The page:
Ten years ago, I finished my teacher training abroad. I was teaching in South Korea and the local studio that I practiced at was leading a yoga training. I thought to myself, “Why not?” and jumped right in. Prior to training, I never thought I wanted to teach full-time. My degree was in social work and social justice and my vision was to be a counselor, social worker or therapist. However, after training, things started to align.
I moved back to Minneapolis and discovered there were only a handful of locally owned studios that offered a variety of teachings, styles and yoga perspectives. I wanted to support and practice at a Minnesota owned studio but continued to feel out of place. It was not that I didn’t fit the bill; as a young white woman, I blended right in. It was that no one seemed to care. I walked in, did class and left without any connection to another person. Weren’t yoga studios my third space? Wasn’t I supposed to feel deeply connected to self and this community vs. just going through the motions or checking off “did yoga” on my to-do list?
It hit me: What was so powerful about the yoga studios in Seoul was the deeply rooted and inclusive community. People hugged with greetings and departures, they ate meals together, they shared stories, books and laughter as well as tears. There was something so authentic about the way they gathered and I thought, “This is what I can bring to the world.”
As much as I loved – and still do – talk therapy, I wanted to be part of the healing process that included the body, mind and soul. So I branched out and rented space from a Tai Chi studio. Thankfully friends attended the class weekly. Then all of a sudden, it grew and grew and grew. People whom I had never met before started to come. Desire to expand class times set in and I followed the calling. Now teaching multiple times a week, it became clear many people wanted a yoga studio to be a third place.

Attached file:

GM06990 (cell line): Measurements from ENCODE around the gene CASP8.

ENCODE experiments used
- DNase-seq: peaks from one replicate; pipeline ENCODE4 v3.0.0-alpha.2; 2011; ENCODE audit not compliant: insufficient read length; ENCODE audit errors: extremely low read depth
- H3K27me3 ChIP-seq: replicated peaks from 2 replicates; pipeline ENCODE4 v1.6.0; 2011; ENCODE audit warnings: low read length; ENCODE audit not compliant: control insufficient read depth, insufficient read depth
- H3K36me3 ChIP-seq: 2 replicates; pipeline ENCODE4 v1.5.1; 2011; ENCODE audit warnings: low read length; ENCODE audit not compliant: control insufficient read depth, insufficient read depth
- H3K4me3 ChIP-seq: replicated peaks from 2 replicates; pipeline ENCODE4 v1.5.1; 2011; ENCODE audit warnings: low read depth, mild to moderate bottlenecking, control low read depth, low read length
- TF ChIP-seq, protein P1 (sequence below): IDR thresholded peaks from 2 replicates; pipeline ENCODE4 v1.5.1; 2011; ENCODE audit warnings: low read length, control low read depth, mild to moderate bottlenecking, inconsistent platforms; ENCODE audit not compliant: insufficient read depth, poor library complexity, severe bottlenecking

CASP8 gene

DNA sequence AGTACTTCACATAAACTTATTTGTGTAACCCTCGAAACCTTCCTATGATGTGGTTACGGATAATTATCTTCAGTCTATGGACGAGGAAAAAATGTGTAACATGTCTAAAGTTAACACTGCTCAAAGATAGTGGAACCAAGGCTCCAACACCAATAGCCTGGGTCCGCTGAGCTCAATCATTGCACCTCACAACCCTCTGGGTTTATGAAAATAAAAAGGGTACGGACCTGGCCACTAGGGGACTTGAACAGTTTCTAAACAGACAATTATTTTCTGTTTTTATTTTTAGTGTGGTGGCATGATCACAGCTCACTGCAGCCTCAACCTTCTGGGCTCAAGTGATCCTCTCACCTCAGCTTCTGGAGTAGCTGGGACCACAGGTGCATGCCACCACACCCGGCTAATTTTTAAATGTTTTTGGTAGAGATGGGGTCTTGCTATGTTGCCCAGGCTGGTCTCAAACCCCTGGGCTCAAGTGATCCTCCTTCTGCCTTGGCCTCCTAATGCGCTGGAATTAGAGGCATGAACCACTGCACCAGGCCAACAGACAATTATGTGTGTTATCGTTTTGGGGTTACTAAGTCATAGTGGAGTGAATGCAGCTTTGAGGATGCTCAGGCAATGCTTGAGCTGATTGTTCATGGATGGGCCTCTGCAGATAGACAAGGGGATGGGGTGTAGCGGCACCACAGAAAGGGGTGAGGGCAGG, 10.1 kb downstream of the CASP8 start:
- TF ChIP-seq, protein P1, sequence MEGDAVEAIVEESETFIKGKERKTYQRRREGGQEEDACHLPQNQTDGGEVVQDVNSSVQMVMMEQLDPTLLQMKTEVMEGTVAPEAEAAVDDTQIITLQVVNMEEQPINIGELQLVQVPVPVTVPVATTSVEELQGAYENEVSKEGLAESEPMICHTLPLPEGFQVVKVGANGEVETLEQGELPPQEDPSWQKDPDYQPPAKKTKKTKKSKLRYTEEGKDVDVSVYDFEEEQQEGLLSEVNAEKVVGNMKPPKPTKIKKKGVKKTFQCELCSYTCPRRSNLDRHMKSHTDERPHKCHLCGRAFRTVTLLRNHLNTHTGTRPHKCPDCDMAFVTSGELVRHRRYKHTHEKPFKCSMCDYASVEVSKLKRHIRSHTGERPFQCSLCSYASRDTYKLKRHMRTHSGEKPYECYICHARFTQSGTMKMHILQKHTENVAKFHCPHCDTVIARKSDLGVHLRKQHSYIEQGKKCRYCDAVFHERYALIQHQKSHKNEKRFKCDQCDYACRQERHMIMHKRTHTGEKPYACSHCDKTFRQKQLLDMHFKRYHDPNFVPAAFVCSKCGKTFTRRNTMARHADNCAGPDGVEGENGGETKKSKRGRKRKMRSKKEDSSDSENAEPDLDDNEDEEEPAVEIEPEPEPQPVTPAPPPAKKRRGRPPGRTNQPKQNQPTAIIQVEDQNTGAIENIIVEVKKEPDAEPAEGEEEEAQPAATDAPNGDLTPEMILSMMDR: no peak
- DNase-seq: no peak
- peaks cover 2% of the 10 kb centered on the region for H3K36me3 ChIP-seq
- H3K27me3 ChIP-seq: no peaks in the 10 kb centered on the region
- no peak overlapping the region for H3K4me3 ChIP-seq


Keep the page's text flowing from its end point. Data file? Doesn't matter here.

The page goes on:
I found the perfect little studio in a vibrant neighborhood and said “YESS” to the opportunity of building a conscious and inclusive community. It took a lot of work. I relied on my husband, family and friends to help with the painting, decorating and cleaning. I taught 22 classes weekly. And I quit my job to dive right in. I was committed. I was in love. However, it was not until other people started teaching when it felt complete. The studio members wanted multiple voices, experiences and visions. I did too! This was a key component to the success of our studio. Getting a range of teaching interests, backgrounds and missions made our team unstoppable.
There is endless gratitude for all the people who continue to make it a wise place to grow, connect and be. It takes a village to see a yoga studio into success, and it takes a clear vision about a few important questions which are, “Why are you invested in the community?” “Who is not being seen at studios now?” and “How can you include them while staying true to yourself?”
For me, it was clear. I was invested in making a place where social justice and community were the root. Where people felt safe to express themselves fully and to take up space. I desired room for individuals to be seen and heard as their true self. Why are you interested in opening a yoga studio? I’d love to hear your story and journey. Please feel free to email me at firstname.lastname@example.org to connect.